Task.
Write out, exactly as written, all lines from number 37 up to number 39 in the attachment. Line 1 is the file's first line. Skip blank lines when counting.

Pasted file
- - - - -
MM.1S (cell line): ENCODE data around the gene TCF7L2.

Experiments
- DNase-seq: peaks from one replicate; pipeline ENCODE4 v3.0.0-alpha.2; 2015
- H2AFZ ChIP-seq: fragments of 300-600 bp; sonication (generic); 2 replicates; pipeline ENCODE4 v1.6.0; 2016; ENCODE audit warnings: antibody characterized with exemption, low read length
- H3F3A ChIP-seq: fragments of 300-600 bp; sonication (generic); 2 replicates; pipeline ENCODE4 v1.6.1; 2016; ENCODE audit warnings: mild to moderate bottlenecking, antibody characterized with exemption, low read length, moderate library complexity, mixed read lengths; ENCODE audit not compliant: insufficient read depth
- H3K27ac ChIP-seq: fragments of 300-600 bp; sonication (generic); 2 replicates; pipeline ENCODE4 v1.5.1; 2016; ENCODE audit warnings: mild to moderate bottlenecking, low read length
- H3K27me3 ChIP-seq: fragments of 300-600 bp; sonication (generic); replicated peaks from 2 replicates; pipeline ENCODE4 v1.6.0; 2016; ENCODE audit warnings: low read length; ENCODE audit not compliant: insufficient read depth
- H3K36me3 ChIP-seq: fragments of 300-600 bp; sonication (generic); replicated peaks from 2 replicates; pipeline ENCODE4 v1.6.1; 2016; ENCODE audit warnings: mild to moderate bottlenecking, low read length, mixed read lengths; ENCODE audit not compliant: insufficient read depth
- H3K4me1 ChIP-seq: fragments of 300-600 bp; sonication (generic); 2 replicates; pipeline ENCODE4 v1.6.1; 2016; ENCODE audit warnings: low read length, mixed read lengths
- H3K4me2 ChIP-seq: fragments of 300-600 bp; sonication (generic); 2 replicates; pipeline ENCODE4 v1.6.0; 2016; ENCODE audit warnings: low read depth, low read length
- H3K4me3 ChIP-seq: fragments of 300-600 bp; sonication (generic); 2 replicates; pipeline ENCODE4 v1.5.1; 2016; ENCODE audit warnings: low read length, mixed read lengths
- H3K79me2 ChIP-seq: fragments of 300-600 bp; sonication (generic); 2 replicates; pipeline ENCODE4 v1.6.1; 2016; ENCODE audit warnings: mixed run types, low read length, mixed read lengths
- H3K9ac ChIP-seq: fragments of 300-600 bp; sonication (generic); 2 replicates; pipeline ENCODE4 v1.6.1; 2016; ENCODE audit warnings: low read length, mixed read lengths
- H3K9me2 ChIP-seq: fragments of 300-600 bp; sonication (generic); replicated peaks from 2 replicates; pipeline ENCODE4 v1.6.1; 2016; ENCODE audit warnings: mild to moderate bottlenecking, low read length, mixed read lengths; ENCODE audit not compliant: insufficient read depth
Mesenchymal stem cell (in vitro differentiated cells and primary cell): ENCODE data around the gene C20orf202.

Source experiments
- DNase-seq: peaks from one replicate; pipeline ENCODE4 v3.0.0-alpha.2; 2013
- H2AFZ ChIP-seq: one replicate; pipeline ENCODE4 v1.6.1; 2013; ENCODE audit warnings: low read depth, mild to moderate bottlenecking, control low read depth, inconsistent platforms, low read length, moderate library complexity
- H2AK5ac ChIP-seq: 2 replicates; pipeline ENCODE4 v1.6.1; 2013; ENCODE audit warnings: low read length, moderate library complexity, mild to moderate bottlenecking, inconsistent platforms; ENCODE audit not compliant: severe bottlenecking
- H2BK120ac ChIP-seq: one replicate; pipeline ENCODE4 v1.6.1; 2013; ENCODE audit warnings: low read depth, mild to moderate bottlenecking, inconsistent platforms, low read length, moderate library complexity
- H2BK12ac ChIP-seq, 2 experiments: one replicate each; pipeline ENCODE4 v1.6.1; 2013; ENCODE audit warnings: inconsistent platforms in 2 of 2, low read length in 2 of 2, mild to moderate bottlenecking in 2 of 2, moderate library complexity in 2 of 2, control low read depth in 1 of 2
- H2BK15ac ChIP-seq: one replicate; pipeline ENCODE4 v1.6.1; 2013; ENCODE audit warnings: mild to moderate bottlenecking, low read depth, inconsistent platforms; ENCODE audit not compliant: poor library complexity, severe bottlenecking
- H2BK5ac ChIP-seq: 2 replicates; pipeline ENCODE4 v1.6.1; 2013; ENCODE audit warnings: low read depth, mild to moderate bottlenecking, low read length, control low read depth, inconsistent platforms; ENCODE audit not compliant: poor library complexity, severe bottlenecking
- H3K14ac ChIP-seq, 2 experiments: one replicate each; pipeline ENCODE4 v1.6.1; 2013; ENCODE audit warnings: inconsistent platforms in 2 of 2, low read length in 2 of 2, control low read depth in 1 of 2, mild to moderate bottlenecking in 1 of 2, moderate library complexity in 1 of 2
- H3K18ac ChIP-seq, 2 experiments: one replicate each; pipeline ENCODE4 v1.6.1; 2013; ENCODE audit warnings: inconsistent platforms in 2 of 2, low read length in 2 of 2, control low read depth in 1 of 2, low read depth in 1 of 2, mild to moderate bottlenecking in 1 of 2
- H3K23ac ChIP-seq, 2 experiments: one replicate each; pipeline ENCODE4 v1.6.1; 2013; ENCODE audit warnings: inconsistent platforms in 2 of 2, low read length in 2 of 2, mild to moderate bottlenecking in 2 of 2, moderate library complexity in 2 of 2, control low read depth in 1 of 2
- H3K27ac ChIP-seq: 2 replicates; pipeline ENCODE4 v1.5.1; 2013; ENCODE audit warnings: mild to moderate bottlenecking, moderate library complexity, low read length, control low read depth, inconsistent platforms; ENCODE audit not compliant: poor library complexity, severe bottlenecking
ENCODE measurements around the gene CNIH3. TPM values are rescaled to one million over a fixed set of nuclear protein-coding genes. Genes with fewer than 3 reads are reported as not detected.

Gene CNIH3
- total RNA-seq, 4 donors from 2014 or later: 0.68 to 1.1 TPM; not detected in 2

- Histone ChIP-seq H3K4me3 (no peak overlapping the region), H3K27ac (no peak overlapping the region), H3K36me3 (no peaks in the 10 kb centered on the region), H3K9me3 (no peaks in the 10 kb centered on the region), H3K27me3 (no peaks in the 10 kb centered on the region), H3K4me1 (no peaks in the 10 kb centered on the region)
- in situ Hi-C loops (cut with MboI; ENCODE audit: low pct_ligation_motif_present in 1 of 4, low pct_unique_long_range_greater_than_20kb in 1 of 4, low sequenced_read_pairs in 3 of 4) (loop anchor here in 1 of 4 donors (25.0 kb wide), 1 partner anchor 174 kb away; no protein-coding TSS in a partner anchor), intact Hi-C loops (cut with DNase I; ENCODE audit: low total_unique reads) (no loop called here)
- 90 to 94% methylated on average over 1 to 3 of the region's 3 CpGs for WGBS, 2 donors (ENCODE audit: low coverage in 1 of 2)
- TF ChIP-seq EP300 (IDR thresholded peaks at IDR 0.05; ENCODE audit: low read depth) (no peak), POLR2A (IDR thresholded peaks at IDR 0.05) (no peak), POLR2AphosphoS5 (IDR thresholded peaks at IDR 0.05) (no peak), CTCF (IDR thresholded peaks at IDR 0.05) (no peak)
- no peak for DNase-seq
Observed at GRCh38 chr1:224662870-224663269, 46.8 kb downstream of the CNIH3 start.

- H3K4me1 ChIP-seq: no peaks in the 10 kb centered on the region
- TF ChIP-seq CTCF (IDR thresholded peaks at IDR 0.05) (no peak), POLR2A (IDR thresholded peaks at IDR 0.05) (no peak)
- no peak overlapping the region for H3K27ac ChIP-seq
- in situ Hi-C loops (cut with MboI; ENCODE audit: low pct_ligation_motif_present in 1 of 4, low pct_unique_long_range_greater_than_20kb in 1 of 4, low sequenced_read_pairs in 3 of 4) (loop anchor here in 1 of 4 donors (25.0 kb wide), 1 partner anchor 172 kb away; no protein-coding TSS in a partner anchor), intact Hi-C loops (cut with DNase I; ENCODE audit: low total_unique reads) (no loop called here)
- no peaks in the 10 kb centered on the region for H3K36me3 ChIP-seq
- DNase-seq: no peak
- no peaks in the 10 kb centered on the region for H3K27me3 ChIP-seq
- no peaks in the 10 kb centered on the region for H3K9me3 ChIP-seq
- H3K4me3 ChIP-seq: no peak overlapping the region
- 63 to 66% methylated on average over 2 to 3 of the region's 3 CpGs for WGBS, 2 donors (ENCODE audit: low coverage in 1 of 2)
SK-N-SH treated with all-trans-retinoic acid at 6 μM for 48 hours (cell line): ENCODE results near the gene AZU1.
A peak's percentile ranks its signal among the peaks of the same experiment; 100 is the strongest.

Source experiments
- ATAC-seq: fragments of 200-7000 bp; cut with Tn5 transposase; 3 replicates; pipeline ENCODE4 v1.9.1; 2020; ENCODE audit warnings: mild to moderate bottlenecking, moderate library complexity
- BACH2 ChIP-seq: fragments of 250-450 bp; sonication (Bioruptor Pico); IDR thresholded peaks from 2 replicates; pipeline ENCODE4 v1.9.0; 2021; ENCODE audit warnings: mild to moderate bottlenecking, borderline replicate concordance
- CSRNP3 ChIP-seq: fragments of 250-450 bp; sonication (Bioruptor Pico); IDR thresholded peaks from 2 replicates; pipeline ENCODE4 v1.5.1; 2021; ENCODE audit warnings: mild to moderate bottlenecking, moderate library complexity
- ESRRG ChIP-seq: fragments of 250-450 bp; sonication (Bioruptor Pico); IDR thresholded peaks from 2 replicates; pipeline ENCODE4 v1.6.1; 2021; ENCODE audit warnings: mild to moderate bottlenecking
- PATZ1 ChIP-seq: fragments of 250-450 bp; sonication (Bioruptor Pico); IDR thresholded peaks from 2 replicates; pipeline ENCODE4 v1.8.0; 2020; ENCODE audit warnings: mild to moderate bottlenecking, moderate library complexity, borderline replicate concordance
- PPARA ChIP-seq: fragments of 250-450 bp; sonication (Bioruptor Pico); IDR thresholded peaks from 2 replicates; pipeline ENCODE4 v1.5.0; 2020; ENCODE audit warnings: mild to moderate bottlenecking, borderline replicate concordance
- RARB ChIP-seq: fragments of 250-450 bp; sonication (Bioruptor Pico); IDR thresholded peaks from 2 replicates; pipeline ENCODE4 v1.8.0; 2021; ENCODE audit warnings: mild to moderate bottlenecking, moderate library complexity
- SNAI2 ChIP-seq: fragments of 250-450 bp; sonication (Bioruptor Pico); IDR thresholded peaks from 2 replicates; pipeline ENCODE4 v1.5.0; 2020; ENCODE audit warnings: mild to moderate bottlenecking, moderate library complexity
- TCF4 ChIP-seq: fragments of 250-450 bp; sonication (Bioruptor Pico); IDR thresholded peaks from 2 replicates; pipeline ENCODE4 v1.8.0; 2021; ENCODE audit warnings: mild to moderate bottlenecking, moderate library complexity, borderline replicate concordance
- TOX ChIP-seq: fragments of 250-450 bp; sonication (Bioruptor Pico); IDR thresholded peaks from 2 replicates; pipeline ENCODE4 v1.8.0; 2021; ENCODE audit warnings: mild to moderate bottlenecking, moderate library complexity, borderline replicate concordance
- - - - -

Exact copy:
- H3K4me1 ChIP-seq: no peaks in the 10 kb centered on the region
- TF ChIP-seq CTCF (IDR thresholded peaks at IDR 0.05) (no peak), POLR2A (IDR thresholded peaks at IDR 0.05) (no peak)
- no peak overlapping the region for H3K27ac ChIP-seq